LAPM: A Liquidity-based Asset Pricing Model
The intertemporal CAPM predicts that an asset's price is equal to the expectation of the product of the asset's payoff and a representative consum substitution. This paper develops an alternative approach to asset pricing based on industrial and financial corporations' desire to hoard liquidity to fulfill future cash needs. Our corporate finance a determinants of asset prices such as the distribution of wealth within the corporate sector and between the corporate sector and the consumers. Also, leverage ratios, capital adequacy requirements, and the composition of savings affect the corporate demand for li The paper first sets up a general model of corporate demand for liquid assets, and obtains an explicit formula for the associated liquidity permia. It then derives some implications of corporate liquidity demand for the equity premium puzzle, for the yield curve, and for the state-contingent volatility of asset prices. Finally, the paper looks at some macroeconomic implications of the theory. It shows that government may be able to boost aggregate liquidity and enhance economic efficiency by promoting job and asset price stability. On the liability side, long-term deposits and equity investments, which depend on the consumers' endogenously determined liquidity needs, contribute to creating a feedback effect between employment prospects and equity-like investments. On the asset side, orderly sales of real estate by liquidity-squeezed institutions may generate a Pareto improvement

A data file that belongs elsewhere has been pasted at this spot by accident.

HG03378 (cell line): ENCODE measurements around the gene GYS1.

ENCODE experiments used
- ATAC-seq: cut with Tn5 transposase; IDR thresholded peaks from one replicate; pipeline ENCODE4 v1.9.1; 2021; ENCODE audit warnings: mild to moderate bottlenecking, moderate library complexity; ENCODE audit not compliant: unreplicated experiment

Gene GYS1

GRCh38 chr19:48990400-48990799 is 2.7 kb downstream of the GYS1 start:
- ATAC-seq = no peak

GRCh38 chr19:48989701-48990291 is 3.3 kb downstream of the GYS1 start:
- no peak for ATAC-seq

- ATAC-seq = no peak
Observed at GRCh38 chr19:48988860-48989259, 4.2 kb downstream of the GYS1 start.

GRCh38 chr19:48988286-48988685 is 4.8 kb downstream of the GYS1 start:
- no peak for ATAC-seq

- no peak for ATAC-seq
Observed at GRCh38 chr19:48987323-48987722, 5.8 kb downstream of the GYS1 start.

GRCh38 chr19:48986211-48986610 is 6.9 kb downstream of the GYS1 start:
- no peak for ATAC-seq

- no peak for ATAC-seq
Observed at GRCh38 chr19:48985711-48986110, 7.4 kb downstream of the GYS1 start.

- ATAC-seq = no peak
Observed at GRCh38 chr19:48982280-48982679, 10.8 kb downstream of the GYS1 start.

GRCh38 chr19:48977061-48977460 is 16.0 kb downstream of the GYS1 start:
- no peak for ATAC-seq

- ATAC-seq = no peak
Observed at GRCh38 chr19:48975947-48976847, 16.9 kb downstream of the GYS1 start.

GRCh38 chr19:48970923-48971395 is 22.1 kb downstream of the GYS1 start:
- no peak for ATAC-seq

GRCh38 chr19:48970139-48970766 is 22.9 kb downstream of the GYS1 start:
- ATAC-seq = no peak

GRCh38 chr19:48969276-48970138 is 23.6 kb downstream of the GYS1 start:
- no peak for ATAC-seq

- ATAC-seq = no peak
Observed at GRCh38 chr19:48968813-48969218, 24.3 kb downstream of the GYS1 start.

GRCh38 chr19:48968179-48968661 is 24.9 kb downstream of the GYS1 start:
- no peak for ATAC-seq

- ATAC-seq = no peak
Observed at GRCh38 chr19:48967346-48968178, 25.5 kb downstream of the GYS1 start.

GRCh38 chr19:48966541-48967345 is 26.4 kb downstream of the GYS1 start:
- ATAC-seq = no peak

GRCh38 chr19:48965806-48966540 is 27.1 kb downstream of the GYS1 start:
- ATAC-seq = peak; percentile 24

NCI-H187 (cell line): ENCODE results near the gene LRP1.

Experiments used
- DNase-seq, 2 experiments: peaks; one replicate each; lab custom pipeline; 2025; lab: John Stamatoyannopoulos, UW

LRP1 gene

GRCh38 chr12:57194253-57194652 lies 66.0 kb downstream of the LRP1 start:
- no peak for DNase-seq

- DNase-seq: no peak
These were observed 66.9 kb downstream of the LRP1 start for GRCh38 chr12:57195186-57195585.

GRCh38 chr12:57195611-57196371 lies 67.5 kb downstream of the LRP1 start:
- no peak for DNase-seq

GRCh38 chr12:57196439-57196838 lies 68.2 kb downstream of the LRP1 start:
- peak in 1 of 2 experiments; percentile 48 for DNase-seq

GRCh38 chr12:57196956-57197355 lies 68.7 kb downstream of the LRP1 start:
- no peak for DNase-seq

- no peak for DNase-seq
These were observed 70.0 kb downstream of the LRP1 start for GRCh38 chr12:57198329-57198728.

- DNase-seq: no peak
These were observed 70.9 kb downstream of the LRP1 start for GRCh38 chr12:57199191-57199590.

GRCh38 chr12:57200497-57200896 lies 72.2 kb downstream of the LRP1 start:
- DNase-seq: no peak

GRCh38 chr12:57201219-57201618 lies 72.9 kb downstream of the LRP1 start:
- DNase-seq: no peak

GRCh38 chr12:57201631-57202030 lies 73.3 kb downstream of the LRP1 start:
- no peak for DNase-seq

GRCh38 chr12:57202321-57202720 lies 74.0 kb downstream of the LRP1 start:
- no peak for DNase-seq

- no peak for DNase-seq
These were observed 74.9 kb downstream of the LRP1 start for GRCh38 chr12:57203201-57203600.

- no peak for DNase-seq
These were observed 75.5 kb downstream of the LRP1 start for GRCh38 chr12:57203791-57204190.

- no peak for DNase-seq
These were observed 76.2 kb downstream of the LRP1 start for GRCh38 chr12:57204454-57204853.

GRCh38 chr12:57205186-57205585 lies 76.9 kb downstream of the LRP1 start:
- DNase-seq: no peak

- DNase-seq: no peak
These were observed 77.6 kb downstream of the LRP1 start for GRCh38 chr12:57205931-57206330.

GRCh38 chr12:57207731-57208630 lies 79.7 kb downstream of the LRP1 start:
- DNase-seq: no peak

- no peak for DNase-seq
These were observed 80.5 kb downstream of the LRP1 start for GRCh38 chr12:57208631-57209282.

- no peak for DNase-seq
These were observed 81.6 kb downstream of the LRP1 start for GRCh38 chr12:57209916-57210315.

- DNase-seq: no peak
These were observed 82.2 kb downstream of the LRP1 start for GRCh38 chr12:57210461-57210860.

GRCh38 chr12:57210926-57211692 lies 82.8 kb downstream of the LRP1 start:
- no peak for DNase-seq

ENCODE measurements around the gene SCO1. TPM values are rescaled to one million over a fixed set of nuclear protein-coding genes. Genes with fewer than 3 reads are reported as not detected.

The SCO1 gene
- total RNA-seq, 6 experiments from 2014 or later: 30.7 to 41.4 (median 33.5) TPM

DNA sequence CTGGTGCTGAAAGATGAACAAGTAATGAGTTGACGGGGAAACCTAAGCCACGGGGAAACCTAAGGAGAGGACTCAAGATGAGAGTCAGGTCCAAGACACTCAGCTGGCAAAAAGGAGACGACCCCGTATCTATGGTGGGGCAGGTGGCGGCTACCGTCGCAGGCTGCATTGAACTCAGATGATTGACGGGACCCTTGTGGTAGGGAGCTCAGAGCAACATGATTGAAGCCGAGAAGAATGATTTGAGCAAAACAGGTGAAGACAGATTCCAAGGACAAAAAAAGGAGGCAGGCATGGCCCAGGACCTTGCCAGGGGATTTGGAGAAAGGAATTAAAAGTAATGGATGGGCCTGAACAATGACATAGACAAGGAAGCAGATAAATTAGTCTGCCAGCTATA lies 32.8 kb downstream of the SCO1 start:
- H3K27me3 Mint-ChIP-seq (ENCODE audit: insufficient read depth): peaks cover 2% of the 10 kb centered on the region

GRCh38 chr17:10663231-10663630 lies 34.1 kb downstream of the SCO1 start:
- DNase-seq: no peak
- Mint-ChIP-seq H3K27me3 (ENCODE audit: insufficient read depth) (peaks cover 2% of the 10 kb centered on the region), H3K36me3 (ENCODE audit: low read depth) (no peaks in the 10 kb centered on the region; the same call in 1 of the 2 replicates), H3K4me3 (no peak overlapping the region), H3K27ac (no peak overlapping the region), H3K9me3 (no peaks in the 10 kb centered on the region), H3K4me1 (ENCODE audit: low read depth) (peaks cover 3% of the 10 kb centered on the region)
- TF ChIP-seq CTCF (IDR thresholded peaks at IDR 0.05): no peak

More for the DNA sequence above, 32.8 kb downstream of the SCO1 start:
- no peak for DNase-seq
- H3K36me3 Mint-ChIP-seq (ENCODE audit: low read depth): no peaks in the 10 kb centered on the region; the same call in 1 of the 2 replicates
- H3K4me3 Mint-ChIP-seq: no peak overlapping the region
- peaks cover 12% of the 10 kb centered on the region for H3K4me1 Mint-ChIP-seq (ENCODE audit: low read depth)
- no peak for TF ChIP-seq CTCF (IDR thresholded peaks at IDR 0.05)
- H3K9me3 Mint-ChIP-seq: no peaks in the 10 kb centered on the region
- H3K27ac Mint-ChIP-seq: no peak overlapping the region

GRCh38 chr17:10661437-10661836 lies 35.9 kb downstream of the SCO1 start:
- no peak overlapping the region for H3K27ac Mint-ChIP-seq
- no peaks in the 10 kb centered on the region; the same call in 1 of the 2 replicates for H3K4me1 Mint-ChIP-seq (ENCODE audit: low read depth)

Document Object Identifier (DOI): 10.3386/w6673
Published: Holmstrom, Bengt and Jean Tirole. "LAPM: A Liquidity-Based Asset Pricing Model," Journal of Finance, 2001, v56(5,Oct), 1837-1867.
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